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THEATRE REVIEW: Beauty and the Beast, Crowland Amateur Dramatic Society, South View Community Primary School, Crowland

What could be a better way to start the half-term holidays in Crowland than with a good family pantomime?

The town's South View Community Primary School made room for a cast of all ages as Crowland Amateur Dramatic Society (CADS) got their 40th anniversary year under way with the classic good versus bad tale, Beauty and the Beast.

Crowland's senior Young Achiever of the Year 2018, Dilara Greene was handed the honour of playing Belle in a reversal of the handsome prince saves a damsel in distress scenario.

However, the responsibility on Belle to hold the production together, whilst singing well-known songs like "A Million Dreams" (from The Greatest Showman) was considerable.

Foremost in supporting Belle were Mr CADS himself, John Munton, as pantomime dame Smelle, John Martin, as Belle's dad Claude and the opposing fairies, Goody Two Shoes (Jayne Munton) and Fairy Bovver Boots (Jo Strickland).

The tale itself is simple enough, a young prince (Charlotte Cureton) is cursed by a mysterious woman and takes on the appearance of a beast (Cheryl Doyle) whose only hope of breaking the spell is to earn the love of a young woman.

Carla Cole (Carlos) and John Munton (Smelle).Photo by Lucy Cousins. (7321260)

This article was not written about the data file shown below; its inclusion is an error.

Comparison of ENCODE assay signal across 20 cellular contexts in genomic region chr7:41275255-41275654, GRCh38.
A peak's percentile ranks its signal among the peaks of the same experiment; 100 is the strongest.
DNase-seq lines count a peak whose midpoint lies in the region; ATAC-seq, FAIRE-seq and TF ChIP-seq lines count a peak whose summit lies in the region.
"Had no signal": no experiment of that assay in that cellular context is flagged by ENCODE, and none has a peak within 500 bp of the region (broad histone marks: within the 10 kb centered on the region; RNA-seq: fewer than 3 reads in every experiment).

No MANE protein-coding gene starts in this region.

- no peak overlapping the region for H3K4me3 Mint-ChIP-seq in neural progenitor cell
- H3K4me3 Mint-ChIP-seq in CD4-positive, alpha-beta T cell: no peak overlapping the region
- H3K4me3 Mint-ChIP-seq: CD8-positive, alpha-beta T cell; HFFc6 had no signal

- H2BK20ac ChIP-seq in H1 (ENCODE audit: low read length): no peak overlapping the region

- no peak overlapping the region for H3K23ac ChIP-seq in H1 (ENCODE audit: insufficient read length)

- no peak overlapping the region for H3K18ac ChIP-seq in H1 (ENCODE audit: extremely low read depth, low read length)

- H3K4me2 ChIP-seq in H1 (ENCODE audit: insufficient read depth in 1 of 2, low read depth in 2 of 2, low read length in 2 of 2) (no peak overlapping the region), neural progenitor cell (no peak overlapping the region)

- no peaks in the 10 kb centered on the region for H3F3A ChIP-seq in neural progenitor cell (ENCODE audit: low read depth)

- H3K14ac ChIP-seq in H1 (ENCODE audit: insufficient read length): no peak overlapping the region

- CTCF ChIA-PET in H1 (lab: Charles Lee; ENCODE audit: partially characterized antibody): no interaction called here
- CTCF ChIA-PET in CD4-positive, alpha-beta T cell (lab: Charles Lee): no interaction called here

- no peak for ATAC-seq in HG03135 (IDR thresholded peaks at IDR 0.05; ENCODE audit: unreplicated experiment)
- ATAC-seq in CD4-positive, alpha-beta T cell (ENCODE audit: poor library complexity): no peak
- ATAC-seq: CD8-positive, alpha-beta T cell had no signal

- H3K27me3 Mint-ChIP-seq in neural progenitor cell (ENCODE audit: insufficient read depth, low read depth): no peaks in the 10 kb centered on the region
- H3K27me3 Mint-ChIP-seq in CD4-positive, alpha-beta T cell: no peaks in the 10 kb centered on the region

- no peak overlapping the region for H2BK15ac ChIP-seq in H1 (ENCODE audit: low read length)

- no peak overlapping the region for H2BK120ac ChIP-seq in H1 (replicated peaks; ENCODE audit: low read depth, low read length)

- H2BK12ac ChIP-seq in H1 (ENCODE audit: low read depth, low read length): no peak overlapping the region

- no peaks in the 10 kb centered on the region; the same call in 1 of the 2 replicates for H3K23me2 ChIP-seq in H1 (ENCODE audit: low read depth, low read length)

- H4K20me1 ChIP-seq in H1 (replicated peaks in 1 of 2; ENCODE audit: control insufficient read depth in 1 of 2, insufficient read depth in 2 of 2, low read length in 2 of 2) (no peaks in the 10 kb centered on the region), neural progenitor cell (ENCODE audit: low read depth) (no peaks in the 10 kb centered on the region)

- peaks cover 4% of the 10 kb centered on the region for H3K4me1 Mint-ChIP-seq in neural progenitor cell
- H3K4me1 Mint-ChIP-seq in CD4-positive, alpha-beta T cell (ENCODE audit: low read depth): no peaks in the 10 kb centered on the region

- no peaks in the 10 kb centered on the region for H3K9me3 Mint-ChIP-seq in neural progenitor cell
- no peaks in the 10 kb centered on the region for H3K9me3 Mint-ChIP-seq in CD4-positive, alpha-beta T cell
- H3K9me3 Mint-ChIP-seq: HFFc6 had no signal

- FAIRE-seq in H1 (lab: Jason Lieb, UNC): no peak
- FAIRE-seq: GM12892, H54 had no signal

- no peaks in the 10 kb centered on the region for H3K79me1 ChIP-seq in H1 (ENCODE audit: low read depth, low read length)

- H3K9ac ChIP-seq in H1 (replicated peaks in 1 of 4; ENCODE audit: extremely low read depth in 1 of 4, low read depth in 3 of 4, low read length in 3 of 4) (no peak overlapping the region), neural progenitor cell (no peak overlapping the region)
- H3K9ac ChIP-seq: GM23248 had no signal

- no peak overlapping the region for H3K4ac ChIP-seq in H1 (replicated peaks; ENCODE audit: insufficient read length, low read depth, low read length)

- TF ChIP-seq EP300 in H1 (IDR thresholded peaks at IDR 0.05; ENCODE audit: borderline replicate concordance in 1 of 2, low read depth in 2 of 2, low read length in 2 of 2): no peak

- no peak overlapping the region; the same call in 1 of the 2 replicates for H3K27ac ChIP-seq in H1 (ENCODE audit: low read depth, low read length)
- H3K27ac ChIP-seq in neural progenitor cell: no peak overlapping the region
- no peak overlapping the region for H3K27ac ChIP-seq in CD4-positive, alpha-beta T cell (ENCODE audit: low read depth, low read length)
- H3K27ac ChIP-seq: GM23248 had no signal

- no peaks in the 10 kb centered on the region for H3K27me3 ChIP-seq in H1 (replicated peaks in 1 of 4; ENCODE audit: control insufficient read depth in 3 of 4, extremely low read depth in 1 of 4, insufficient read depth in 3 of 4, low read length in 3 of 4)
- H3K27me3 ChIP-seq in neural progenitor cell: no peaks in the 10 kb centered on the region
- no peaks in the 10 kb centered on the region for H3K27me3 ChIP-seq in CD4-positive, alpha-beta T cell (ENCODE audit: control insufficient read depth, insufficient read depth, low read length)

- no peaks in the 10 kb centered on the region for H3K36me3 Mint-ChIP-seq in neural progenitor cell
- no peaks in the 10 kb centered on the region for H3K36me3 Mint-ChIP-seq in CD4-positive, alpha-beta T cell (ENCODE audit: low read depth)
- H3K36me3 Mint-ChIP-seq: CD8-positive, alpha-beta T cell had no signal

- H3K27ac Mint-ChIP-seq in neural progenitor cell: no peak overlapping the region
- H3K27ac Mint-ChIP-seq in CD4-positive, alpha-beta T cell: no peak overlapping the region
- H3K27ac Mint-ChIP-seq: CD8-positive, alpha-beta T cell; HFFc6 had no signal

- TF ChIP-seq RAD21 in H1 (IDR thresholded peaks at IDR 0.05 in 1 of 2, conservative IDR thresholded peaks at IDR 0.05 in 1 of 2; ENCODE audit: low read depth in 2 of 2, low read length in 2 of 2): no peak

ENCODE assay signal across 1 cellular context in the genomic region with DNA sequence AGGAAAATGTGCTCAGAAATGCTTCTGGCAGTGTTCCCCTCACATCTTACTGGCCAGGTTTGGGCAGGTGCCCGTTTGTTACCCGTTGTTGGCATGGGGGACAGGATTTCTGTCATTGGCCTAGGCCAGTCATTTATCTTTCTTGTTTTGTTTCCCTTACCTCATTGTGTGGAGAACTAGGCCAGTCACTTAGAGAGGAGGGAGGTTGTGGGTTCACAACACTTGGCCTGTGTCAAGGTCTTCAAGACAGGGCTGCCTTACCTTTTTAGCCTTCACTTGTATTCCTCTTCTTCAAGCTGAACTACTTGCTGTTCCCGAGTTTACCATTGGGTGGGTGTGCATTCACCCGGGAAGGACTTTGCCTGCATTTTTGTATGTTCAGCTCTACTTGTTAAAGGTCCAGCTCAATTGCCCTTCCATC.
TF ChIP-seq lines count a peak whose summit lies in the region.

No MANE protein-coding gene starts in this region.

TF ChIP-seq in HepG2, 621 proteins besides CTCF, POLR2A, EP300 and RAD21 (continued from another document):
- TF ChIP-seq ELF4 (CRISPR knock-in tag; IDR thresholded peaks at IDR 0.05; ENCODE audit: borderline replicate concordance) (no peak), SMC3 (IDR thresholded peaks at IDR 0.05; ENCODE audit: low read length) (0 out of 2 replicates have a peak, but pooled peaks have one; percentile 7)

Carla Cole (Carlos) and John Munton (Smelle).Photo by Lucy Cousins. (7321260)

When the beast takes Belle's dad prisoner after finding him walking around in the beast's castle, Belle offers to take her ill dad's place as his prisoner.

With help from the beast's staff, headed by Pierre (Rachel Cross), Belle builds a relationship with her captor and eventually falls in love with him.

Back in her dad's village, however, unscrupulous hunter Carlos (Carla Cole) has his own plans for Belle by rescuing her from the beast and taking her as his wife instead.

Two things in particular made this pantomime stand out, one was the enthusiastic supporting of cast of youngsters who had the time of their lives singing chart hits that were circulating round night clubs long before they were born.

Examples of these were Chic's "Everybody Dance" (1978), Lynn Anderson's (I Never Promised You a) Rose Garden, from 1970, and Michael's Jackson's "Blame It on the Boogie" (1978).

The other pleasant surprise was the superb special effects and lighting, all engineered by "behind the scenes" crew led by technical director Michael Joyce-Knowles, sound technician Charlie Bennett and lighting assistants Steve Strickland, Henry Cross and Joe Williams.

Credit should go also to the choreographers, set designers and wardrobe team whose efforts elevated CADS' Beauty and the Beast far above your standard town or village theatre show.

As for Belle, London's West End or New York's Broadway stages just might come calling.

Review by Winston Brown


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